Greater Occipital Nerve Blocks (GONB) are a common procedure used for the treatment of headache. The GONB procedure involves a series of injections into the greater occipital nerve (a spinal nerve located at the back of your head). The purpose of this study is to determine whether GONB is effective for the treatment of prolonged migraine attacks. This study is placebo controlled, which means that half of the patients participating will receive injections of active study drug (lidocaine plus bupivicaine) and half of the patients will receive injections of saline (placebo). The study is also blinded which means that neither you nor the study staff will know whether you received active study drug or placebo. The study remains blinded only for the first 30 minutes, at which point additional treatments (including GONB) can be administered at the discretion of your treating physician.

40 patients are expected to participate in this research study. This study is being conducted at Thomas Jefferson University only.

Not Provided
Interventional
Not Provided
Allocation: Randomized
Endpoint Classification: Efficacy Study
Intervention Model: Parallel Assignment
Masking: Double Blind (Subject, Investigator)
Primary Purpose: Treatment
Migraine
  • Drug: 0.5% bupivicaine and 2% lidocaine
    The injectors will infiltrate an area of 2cm along the occipital ridge centering around the occipital artery or around the site 1/3 from the mastoid to the inion. If the subject has a bilateral headache or the headache is known to switch sides then the block will be performed bilaterally. If the headache is strictly unilateral, the block will be performed only on the side of the headache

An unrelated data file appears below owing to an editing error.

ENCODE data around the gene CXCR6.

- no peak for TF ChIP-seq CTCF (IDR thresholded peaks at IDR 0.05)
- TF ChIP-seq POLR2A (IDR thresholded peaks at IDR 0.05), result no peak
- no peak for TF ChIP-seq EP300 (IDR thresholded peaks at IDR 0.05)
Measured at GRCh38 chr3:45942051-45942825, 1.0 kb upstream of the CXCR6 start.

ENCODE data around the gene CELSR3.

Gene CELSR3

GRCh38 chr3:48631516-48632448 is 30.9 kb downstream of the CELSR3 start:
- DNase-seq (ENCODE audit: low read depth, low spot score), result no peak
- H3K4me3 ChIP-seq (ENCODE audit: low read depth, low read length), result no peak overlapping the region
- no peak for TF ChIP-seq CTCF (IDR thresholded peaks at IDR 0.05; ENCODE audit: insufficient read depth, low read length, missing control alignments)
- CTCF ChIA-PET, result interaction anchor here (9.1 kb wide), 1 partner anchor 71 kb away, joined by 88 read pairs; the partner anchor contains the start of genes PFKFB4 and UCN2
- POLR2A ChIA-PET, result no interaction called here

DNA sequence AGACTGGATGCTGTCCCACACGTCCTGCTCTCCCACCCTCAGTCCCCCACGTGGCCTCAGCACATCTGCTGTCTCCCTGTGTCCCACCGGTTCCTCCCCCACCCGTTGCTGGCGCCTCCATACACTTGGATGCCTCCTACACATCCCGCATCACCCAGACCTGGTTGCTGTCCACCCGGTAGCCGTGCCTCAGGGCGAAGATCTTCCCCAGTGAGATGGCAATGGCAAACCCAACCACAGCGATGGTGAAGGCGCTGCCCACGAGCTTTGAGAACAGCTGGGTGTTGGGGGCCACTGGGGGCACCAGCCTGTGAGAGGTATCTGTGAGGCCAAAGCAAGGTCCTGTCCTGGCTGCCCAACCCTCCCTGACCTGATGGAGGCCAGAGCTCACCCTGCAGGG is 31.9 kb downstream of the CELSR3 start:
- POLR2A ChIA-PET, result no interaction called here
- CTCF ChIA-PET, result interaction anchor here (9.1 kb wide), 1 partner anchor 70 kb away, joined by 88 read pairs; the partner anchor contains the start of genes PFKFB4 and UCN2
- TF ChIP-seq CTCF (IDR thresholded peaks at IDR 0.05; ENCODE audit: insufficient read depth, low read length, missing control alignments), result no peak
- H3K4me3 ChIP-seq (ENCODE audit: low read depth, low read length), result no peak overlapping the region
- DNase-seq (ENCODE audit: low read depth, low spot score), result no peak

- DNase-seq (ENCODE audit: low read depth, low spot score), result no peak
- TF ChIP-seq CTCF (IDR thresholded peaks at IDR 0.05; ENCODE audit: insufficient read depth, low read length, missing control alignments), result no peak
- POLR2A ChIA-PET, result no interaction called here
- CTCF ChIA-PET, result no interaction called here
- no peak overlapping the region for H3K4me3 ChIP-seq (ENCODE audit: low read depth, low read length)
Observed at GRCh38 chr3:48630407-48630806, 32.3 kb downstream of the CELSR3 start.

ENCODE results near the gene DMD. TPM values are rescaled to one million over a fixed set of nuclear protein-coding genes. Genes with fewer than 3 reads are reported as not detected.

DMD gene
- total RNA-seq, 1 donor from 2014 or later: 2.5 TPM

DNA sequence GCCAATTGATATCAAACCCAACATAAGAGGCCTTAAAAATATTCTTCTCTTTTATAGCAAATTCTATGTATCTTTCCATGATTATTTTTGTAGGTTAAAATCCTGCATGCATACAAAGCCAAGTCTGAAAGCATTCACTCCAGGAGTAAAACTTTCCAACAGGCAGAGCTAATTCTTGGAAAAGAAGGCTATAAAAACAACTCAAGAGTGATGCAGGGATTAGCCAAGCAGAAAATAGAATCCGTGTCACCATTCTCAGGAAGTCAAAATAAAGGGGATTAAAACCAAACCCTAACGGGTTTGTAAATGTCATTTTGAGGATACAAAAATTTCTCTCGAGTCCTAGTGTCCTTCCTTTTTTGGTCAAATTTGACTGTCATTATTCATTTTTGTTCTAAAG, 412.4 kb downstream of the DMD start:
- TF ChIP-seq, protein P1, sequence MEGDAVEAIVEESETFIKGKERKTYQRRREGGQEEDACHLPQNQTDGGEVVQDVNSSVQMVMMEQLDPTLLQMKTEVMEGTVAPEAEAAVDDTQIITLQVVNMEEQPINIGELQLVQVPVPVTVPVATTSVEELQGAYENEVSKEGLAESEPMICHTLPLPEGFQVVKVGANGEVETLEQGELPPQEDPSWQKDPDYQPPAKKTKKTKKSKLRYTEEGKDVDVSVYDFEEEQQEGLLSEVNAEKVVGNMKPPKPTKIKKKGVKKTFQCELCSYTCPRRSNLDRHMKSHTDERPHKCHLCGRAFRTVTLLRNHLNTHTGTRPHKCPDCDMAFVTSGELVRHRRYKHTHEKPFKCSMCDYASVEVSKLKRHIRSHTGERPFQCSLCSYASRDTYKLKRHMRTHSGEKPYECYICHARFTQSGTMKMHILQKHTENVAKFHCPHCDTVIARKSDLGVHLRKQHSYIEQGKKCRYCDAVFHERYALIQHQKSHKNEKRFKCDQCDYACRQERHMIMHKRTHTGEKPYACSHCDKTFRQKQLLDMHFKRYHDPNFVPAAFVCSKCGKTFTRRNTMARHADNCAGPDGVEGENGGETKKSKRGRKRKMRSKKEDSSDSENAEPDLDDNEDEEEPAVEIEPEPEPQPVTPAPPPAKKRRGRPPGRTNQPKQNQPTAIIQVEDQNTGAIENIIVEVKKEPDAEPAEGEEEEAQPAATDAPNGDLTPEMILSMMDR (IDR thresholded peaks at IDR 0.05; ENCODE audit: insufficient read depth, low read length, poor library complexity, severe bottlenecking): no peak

• Drug: Saline placebo
    matching volume of saline (placebo)
  • Active Comparator: Lidocaine/Bupivicaine
    Intervention: Drug: 0.5% bupivicaine and 2% lidocaine
  • Placebo Comparator: saline
    matching volume of saline injected
    Intervention: Drug: Saline placebo
Not Provided

*   Includes publications given by the data provider as well as publications identified by ClinicalTrials.gov Identifier (NCT Number) in Medline.
 
Terminated
2
April 2006
April 2006   (final data collection date for primary outcome measure)

Inclusion Criteria:

  • Subjects, male or female, between the ages of 18 and 80 years old (inclusive) with a previous diagnosis fulfilling IHS criteria for episodic migraine
  • Presenting to clinic in migraine status, meaning the migraine has continued for greater than or equal to 3 days but less than 3 months.
  • Pain must be reported as at least moderate pain level at time of injections

Exclusion Criteria:

A subject is ineligible to participate in this study if he/she satisfies any of the following criteria:

  • Subjects who have received greater occipital nerve blocks in the past
  • Subjects who in their own or the investigator's opinion are unable to describe their symptoms
  • Subjects who are pregnant or lactating
Both
18 Years to 80 Years
No
Contact information is only displayed when the study is recruiting subjects
United States
 
NCT00329732
GON-DBPC/WBY
Not Provided
Bruce Smith, Thomas Jefferson University
Thomas Jefferson University
Not Provided
Principal Investigator: William B Young, M.D. Jefferson Headache Center
Thomas Jefferson University
July 2011

ICMJE     Data element required by the International Committee of Medical Journal Editors and the World Health Organization ICTRP